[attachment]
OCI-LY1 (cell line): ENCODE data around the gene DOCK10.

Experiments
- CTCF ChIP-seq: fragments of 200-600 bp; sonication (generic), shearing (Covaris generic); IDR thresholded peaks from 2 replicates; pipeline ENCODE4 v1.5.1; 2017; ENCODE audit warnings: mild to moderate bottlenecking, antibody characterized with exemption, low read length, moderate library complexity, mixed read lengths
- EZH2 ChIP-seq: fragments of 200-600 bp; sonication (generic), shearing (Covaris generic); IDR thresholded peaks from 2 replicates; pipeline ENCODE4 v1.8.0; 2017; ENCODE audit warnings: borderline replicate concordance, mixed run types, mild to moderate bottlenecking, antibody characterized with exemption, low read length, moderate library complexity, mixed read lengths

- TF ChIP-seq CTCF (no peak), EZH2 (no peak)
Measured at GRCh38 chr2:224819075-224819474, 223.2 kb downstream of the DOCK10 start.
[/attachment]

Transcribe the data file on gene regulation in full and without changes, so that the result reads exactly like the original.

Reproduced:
OCI-LY1 (cell line): ENCODE data around the gene DOCK10.

Experiments
- CTCF ChIP-seq: fragments of 200-600 bp; sonication (generic), shearing (Covaris generic); IDR thresholded peaks from 2 replicates; pipeline ENCODE4 v1.5.1; 2017; ENCODE audit warnings: mild to moderate bottlenecking, antibody characterized with exemption, low read length, moderate library complexity, mixed read lengths
- EZH2 ChIP-seq: fragments of 200-600 bp; sonication (generic), shearing (Covaris generic); IDR thresholded peaks from 2 replicates; pipeline ENCODE4 v1.8.0; 2017; ENCODE audit warnings: borderline replicate concordance, mixed run types, mild to moderate bottlenecking, antibody characterized with exemption, low read length, moderate library complexity, mixed read lengths

- TF ChIP-seq CTCF (no peak), EZH2 (no peak)
Measured at GRCh38 chr2:224819075-224819474, 223.2 kb downstream of the DOCK10 start.